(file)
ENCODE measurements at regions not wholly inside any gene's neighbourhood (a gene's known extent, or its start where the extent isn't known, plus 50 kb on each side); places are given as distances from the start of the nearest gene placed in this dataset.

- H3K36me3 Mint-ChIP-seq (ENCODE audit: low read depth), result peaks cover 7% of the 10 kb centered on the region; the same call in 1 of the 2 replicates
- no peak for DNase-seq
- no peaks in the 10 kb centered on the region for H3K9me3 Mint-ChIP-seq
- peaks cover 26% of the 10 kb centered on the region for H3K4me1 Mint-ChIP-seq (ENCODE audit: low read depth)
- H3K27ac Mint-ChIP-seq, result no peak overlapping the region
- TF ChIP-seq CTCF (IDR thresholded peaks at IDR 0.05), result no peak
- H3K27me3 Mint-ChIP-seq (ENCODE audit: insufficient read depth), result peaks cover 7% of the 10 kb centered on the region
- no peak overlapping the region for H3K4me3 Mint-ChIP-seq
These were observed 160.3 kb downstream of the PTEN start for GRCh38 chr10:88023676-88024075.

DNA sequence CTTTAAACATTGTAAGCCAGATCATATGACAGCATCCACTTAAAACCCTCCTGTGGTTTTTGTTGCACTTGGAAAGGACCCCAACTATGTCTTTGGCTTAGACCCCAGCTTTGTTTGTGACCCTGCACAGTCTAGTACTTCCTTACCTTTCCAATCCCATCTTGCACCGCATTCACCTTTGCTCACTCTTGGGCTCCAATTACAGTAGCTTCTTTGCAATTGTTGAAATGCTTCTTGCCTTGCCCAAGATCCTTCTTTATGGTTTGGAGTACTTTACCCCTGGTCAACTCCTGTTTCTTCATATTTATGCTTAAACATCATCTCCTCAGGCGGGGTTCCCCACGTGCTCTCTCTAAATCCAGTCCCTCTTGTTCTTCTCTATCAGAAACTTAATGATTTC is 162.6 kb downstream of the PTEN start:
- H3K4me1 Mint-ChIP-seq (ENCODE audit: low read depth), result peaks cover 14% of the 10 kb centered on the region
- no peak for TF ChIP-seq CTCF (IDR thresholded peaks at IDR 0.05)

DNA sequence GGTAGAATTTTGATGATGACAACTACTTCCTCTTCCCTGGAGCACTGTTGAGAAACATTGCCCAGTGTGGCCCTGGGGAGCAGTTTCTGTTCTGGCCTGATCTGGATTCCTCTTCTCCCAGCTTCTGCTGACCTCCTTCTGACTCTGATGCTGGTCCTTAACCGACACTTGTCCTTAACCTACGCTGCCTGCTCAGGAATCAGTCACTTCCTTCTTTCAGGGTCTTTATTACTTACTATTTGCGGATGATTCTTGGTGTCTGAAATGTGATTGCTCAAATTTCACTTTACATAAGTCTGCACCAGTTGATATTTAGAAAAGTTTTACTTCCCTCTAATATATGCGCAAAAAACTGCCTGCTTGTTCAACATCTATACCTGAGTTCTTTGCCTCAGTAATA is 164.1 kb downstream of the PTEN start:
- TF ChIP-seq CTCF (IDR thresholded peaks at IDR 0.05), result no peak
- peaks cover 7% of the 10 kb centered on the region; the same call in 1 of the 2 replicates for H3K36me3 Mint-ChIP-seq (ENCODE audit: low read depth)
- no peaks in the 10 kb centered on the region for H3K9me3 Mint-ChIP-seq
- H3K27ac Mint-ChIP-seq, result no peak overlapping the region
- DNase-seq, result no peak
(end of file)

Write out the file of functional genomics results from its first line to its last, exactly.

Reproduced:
ENCODE measurements at regions not wholly inside any gene's neighbourhood (a gene's known extent, or its start where the extent isn't known, plus 50 kb on each side); places are given as distances from the start of the nearest gene placed in this dataset.

- H3K36me3 Mint-ChIP-seq (ENCODE audit: low read depth), result peaks cover 7% of the 10 kb centered on the region; the same call in 1 of the 2 replicates
- no peak for DNase-seq
- no peaks in the 10 kb centered on the region for H3K9me3 Mint-ChIP-seq
- peaks cover 26% of the 10 kb centered on the region for H3K4me1 Mint-ChIP-seq (ENCODE audit: low read depth)
- H3K27ac Mint-ChIP-seq, result no peak overlapping the region
- TF ChIP-seq CTCF (IDR thresholded peaks at IDR 0.05), result no peak
- H3K27me3 Mint-ChIP-seq (ENCODE audit: insufficient read depth), result peaks cover 7% of the 10 kb centered on the region
- no peak overlapping the region for H3K4me3 Mint-ChIP-seq
These were observed 160.3 kb downstream of the PTEN start for GRCh38 chr10:88023676-88024075.

DNA sequence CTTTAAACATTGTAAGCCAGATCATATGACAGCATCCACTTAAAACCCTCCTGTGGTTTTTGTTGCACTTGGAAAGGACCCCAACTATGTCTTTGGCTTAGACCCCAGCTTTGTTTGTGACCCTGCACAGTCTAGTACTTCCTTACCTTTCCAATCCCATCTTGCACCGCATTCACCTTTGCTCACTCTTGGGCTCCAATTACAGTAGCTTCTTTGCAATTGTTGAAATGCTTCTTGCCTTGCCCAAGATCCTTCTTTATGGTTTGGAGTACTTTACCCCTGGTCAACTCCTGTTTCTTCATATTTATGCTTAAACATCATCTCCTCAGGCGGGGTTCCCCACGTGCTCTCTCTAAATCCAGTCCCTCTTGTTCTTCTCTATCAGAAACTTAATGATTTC is 162.6 kb downstream of the PTEN start:
- H3K4me1 Mint-ChIP-seq (ENCODE audit: low read depth), result peaks cover 14% of the 10 kb centered on the region
- no peak for TF ChIP-seq CTCF (IDR thresholded peaks at IDR 0.05)

DNA sequence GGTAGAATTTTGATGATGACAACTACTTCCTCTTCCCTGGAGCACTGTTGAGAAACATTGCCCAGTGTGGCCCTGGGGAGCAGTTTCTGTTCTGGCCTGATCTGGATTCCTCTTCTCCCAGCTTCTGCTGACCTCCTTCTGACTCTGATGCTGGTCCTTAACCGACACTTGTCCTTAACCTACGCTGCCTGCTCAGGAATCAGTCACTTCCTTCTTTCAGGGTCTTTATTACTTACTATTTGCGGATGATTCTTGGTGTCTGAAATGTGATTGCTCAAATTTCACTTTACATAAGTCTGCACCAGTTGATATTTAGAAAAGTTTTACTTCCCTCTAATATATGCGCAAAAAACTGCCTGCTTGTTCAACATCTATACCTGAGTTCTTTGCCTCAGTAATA is 164.1 kb downstream of the PTEN start:
- TF ChIP-seq CTCF (IDR thresholded peaks at IDR 0.05), result no peak
- peaks cover 7% of the 10 kb centered on the region; the same call in 1 of the 2 replicates for H3K36me3 Mint-ChIP-seq (ENCODE audit: low read depth)
- no peaks in the 10 kb centered on the region for H3K9me3 Mint-ChIP-seq
- H3K27ac Mint-ChIP-seq, result no peak overlapping the region
- DNase-seq, result no peak